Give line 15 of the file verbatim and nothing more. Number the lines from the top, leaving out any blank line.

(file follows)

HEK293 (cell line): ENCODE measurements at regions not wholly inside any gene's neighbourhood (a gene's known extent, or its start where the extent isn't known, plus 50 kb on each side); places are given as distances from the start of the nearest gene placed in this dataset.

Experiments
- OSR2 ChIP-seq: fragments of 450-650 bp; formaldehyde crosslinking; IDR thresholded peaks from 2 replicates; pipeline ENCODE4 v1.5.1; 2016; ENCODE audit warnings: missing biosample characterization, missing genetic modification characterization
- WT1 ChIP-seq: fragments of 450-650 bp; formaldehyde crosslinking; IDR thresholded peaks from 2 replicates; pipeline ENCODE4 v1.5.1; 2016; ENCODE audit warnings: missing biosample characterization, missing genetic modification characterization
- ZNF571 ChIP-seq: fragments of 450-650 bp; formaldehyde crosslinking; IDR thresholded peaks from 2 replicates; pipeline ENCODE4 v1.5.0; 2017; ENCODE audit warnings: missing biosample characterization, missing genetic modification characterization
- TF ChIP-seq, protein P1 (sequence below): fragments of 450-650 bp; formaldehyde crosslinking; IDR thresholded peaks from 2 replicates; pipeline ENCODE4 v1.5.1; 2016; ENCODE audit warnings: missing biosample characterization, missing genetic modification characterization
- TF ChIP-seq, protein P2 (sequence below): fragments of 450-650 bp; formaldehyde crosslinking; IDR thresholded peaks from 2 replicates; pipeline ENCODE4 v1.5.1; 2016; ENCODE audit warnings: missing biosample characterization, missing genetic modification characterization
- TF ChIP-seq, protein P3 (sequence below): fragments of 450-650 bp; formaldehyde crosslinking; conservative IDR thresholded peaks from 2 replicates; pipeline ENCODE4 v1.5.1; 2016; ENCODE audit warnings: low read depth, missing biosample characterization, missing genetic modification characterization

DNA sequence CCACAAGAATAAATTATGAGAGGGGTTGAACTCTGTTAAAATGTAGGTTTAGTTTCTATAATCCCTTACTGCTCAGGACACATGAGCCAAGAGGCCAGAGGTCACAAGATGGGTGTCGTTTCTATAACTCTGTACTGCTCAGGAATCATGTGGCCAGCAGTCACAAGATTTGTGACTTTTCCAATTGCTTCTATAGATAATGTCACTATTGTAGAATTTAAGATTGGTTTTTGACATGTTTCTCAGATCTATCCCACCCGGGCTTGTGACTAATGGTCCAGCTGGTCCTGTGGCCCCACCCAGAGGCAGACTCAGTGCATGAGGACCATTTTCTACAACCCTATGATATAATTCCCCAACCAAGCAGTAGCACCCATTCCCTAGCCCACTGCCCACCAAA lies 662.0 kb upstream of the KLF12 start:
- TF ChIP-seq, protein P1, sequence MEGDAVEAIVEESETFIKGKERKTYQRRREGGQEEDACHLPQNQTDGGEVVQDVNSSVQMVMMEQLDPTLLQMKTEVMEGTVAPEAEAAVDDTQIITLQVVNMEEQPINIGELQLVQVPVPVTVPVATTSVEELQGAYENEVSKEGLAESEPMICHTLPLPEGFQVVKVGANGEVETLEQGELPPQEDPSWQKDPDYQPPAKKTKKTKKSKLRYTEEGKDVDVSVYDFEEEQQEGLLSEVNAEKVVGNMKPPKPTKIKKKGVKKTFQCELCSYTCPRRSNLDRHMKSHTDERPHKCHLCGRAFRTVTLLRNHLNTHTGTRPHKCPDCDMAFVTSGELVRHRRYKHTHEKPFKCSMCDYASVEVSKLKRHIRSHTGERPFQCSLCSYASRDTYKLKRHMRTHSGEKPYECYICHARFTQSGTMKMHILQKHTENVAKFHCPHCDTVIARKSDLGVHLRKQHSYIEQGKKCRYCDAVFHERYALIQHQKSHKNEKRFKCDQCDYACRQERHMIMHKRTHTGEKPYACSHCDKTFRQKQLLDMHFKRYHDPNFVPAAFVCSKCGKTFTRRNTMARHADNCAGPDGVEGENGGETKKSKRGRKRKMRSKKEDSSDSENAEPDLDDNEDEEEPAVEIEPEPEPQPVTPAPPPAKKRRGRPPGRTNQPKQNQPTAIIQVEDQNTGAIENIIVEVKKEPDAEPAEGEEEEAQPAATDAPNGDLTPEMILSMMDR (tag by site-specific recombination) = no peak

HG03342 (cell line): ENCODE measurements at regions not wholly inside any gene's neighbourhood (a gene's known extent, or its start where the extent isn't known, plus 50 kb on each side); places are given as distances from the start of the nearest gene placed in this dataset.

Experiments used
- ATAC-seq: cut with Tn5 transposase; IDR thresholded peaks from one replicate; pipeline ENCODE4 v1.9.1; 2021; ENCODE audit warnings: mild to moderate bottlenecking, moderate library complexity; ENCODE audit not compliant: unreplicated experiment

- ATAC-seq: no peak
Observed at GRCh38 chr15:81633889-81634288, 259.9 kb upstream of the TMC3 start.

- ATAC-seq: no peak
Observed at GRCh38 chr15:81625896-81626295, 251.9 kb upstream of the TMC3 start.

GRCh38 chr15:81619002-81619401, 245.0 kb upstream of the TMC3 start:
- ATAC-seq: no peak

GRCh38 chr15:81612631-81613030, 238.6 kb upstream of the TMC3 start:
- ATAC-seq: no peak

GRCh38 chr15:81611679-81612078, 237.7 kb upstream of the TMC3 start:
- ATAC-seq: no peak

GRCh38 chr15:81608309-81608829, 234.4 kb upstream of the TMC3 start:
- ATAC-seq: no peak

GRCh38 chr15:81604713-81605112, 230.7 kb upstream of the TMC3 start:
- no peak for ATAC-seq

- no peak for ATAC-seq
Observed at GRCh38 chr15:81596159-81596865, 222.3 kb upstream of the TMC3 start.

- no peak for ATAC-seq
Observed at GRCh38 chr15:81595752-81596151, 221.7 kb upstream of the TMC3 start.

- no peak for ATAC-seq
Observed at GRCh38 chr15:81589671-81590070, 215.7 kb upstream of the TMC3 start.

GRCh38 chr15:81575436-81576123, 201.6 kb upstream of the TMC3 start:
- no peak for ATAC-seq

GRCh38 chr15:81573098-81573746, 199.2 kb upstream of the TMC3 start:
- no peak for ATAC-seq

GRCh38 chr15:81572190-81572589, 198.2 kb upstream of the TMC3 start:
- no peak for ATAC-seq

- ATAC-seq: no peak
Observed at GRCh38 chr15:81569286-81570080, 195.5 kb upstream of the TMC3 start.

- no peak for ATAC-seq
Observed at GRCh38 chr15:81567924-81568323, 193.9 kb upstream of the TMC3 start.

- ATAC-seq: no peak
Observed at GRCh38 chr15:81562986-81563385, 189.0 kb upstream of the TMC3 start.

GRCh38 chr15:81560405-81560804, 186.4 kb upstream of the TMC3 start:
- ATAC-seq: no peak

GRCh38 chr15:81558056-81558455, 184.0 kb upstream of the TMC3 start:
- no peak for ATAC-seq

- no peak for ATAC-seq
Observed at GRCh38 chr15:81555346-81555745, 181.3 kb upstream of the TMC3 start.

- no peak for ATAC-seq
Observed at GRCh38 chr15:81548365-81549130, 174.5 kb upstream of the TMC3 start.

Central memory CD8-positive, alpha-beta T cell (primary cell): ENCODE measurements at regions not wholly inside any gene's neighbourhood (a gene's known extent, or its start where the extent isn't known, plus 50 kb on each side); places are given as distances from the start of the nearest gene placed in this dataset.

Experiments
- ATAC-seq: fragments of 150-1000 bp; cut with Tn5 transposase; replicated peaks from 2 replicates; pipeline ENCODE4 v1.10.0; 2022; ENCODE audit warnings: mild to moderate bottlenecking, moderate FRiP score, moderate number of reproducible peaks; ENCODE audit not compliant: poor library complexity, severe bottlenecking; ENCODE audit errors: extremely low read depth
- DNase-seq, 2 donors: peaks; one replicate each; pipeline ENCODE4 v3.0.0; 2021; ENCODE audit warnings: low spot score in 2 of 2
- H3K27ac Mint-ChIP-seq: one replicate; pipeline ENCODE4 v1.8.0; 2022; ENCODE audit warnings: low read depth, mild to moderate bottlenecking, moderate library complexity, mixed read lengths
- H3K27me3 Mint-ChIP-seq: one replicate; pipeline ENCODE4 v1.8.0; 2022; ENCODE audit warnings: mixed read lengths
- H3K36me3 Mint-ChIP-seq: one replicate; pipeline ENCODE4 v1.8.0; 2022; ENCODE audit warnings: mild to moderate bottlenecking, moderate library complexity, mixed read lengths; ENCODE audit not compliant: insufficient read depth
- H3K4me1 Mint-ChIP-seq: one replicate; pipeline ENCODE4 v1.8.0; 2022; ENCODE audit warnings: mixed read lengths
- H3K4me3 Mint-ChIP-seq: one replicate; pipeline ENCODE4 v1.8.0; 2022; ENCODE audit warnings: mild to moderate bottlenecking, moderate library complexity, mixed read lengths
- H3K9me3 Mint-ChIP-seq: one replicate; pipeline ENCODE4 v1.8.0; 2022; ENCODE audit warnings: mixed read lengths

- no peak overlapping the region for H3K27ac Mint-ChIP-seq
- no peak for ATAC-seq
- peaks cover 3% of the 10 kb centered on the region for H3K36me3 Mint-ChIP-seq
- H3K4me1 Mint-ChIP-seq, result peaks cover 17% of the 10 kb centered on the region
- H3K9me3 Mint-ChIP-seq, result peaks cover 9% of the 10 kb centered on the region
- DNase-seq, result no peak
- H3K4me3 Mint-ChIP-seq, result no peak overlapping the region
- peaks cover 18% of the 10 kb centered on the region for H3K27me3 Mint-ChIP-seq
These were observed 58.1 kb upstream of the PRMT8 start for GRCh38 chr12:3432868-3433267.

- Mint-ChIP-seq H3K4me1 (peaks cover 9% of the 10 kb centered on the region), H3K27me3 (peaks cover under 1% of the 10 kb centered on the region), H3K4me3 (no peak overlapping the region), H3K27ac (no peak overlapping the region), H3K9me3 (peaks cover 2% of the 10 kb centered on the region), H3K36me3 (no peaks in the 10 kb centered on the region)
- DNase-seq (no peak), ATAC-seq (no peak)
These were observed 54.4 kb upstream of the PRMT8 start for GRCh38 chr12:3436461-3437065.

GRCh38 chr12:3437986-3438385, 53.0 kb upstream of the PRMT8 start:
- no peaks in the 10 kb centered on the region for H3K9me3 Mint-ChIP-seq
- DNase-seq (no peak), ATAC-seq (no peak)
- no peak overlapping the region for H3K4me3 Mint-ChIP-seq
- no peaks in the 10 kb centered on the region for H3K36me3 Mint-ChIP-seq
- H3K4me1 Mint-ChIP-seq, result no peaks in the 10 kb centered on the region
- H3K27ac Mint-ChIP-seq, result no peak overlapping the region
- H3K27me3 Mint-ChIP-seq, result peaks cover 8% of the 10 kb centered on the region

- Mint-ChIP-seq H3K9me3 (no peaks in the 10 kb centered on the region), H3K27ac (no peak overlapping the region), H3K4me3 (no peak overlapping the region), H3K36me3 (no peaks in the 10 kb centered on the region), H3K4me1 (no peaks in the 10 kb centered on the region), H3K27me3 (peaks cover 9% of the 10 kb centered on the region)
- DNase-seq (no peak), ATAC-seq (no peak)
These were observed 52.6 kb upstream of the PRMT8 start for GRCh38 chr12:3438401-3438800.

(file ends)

Observed at GRCh38 chr15:81633889-81634288, 259.9 kb upstream of the TMC3 start.